http://flymagazine.net/ is a great site to visit if you live in or visit Lancaster, York or Harrisburg. Keeps you up to date on what’s going on, events, dining, music and arts and culture. Happy Friday!
As SEPTA moves further down the line in planning a rail extension to King of Prussia, there are a few things we know – and many more that we don’t.
Among the decisions so far: It will be a spur off the Norristown High-Speed Rail Line. The entire five-mile route will be on an elevated concrete track. It will stop at the King of Prussia Mall, end at the Valley Forge Casino and Convention Center, and include two to four stops along the way.
But transit planners, township officials, and business groups are still studying some of the most crucial details, including which of five proposed routes would get the most ridership, how much each route would cost, and how each would affect noise, traffic, and other environmental conditions.
With planning well underway and strong potential for federal funding, SEPTA says the line could be running by 2023.
The Pennsylvania Department of Transportation will start or continue several major projects on local roads and bridges this year as it spends an estimated $272 million to give drivers a smoother, safer ride.
There will be plenty of inconvenience on the way in District 11, which includes Allegheny Beaver and Lawrence counties. PennDOT officials at a briefing this morning stressed the importance of safe driving, including adhering to work zone speed limits.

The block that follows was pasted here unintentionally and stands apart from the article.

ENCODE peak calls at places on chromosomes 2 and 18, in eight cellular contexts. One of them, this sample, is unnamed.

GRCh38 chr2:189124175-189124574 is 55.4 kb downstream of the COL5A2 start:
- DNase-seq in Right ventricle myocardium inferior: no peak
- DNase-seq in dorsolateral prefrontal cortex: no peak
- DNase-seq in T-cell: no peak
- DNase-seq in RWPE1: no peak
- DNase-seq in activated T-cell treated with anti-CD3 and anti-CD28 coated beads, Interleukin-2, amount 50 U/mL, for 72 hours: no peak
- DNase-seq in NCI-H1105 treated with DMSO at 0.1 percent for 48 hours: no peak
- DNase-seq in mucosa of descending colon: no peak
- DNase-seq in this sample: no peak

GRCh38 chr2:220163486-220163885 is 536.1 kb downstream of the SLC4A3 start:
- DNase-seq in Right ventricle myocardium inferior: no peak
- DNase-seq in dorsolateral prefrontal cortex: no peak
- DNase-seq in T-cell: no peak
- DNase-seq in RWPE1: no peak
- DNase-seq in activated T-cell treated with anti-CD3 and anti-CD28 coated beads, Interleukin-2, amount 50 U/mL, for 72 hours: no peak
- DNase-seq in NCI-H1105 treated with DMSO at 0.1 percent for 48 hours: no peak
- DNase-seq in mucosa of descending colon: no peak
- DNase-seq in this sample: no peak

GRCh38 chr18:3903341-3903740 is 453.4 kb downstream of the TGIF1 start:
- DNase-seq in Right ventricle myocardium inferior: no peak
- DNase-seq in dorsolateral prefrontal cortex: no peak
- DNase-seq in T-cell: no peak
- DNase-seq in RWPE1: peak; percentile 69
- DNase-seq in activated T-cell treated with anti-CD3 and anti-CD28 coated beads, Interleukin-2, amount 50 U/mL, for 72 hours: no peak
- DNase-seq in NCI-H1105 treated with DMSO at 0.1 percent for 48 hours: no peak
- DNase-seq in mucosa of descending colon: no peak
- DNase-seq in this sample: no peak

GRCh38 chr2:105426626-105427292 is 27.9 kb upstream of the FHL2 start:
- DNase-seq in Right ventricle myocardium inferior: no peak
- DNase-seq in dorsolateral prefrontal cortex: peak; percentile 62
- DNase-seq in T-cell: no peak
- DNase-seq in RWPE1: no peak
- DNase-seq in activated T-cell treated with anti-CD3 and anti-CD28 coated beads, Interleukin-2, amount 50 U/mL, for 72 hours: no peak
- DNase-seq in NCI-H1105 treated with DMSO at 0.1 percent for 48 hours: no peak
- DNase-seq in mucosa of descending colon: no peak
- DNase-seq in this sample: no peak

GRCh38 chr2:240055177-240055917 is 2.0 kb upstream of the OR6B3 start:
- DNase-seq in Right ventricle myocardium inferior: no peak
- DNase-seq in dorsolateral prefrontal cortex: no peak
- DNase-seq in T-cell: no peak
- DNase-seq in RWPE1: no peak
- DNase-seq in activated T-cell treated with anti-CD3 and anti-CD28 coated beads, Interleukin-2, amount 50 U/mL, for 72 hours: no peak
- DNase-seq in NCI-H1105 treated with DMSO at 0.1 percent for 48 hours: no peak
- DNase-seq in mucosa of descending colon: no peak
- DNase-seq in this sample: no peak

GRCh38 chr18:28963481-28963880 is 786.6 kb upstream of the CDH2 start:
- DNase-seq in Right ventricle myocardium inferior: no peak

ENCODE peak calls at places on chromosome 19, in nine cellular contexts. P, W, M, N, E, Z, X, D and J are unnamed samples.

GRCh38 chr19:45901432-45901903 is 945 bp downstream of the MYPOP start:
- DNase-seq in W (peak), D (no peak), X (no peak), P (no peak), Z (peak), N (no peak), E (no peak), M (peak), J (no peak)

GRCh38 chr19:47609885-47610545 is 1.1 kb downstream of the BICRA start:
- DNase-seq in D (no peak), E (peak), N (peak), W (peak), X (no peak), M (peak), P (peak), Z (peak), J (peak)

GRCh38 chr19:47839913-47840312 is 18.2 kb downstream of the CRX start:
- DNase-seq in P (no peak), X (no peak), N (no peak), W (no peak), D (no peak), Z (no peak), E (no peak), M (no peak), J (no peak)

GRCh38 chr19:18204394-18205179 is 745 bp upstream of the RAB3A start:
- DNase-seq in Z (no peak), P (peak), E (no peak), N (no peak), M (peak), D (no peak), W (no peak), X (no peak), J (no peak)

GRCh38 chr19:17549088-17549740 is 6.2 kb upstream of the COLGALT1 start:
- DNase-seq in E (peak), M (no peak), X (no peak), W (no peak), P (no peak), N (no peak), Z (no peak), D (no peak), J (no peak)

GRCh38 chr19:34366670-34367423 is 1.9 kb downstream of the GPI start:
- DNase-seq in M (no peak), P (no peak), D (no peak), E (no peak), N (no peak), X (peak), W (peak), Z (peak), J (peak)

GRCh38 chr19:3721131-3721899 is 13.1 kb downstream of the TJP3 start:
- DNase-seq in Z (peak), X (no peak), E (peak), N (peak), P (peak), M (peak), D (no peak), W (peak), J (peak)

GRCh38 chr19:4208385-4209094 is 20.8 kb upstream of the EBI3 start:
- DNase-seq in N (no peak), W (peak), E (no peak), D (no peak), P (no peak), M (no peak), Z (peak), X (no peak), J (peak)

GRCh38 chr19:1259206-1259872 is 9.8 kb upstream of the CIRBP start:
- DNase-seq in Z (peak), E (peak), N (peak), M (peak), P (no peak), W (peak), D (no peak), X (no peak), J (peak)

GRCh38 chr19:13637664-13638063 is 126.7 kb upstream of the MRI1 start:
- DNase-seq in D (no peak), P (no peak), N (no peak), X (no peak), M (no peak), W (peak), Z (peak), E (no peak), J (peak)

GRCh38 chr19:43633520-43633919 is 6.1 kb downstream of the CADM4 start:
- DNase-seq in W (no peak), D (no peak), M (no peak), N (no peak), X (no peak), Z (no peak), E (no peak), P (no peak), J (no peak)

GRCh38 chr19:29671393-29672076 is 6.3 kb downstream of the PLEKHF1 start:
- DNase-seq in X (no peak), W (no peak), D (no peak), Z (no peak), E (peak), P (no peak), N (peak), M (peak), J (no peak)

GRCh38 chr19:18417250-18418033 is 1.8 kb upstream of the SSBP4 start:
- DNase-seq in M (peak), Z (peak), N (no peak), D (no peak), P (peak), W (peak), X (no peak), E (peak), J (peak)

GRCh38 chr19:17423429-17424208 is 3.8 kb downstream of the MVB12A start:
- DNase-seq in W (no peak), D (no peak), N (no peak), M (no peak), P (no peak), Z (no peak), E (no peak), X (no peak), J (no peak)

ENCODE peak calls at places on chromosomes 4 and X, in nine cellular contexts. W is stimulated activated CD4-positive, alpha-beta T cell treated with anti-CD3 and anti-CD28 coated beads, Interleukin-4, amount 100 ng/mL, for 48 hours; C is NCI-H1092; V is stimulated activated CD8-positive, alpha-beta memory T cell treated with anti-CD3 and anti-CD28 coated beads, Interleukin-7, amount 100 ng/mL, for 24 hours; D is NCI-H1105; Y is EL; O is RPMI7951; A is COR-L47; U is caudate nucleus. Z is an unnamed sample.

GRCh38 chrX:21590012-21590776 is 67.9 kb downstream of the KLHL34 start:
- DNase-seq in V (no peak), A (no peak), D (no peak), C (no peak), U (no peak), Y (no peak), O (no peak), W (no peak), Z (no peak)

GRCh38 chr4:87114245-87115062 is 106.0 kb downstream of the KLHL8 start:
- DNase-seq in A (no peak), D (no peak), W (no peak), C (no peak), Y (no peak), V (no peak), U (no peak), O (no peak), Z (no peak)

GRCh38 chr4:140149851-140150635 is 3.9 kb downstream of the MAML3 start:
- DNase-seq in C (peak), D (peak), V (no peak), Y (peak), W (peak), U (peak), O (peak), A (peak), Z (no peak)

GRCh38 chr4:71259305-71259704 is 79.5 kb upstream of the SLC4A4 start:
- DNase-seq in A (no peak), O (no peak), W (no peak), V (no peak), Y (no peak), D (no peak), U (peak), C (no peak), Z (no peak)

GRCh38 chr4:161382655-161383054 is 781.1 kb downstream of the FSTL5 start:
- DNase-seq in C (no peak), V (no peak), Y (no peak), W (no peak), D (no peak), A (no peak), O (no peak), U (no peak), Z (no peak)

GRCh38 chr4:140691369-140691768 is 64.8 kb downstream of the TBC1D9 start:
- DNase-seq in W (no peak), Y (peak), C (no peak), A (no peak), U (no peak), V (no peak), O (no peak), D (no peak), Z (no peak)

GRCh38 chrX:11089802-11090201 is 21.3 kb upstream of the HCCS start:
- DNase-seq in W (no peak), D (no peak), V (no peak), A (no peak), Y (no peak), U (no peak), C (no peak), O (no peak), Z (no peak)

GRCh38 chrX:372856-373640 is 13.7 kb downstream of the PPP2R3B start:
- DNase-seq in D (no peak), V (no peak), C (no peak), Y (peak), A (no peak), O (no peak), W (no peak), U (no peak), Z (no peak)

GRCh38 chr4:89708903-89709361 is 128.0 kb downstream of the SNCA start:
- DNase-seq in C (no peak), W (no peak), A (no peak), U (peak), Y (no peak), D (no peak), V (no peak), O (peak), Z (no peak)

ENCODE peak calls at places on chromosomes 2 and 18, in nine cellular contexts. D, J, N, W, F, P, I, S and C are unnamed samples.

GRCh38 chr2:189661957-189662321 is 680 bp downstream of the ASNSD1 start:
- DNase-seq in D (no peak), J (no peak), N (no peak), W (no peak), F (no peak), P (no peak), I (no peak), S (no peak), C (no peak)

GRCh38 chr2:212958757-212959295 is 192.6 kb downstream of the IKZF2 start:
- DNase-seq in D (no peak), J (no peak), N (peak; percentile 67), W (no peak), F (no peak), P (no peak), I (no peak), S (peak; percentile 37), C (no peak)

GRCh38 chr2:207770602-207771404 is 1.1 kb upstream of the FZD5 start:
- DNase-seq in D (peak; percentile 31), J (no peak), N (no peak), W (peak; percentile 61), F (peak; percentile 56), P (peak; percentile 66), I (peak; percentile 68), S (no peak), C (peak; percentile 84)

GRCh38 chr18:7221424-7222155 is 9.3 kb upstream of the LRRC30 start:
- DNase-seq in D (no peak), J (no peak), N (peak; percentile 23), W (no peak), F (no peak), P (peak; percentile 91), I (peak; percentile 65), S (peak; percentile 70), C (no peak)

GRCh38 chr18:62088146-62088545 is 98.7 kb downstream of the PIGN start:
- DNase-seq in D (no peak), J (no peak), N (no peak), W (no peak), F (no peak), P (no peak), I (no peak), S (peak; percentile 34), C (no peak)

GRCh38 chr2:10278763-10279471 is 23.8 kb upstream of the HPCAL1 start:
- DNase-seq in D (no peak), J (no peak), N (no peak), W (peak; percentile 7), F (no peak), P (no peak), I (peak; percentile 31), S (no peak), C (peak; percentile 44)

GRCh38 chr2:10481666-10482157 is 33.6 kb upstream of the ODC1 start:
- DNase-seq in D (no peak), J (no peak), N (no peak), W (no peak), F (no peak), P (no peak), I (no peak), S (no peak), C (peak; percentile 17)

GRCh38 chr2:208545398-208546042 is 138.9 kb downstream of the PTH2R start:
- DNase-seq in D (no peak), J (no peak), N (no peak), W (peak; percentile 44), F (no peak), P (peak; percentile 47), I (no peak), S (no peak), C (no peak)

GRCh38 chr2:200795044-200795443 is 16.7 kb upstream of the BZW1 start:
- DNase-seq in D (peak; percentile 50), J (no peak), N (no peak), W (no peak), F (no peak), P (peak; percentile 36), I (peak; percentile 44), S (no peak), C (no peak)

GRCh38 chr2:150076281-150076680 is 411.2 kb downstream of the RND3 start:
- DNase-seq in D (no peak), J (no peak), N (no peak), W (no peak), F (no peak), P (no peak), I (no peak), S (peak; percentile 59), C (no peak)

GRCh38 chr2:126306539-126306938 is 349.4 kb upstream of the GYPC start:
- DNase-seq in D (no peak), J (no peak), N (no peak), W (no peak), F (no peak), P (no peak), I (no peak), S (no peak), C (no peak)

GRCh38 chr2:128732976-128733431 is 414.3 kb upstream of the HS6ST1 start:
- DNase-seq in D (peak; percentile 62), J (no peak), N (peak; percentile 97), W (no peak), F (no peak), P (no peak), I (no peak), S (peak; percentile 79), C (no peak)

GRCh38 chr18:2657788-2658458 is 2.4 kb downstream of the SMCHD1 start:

Specific announcements of road and bridge closures or restrictions will come as the events draw nearer, officials said.
The estimated cost to reopen PATCO’s long-shuttered Franklin Square subway station in Old City will be at least $18.5 million, a new study says.
That’s about 50 percent more than transit officials expected.
The study, requested last year by PATCO’s parent Delaware River Port Authority, estimates 1,300 riders would use the station each day, but that nearly all of them would be current riders who now use the 8th and Market Street station.
The DRPA has been considering reopening the “ghost station” beneath Sixth and Race streets for years, and the agency included $500,000 in its current capital budget to reexamine the issue.
The vice president of finance spends his time doing it listening to the radio, most preferably BBC Radio 2, the station he grew used to listening to when living in the United Kingdom.
The attorney recalls doing work and reading the paper while so engaged, except for the time that someone died.
The contractor said he was able to sleep and hold a book at the same time while he was doing it, and the construction supervisor has learned to calculate the amount of time he’ll be involved in it down to the minute — depending on the time of day he gets started.
What is it? The mundane but almost necessary practice of commuting to work.
Join us as we celebrate great Craft Beer from local and around the country selections, at the inaugural Reading Craft Beer Festival! Breweries and beer enthusiasts from across the region will gather one Saturday afternoon for an unlimited sampling of over 100 fresh beers of all colors, styles, and tastes and a whole lot of fun!
The Reading Craft Beer Festival will be held at the Santander Arena in Reading, PA on Saturday April 18, 2015. Downtown Reading has not been the site of a craft beer festival of this size and scope.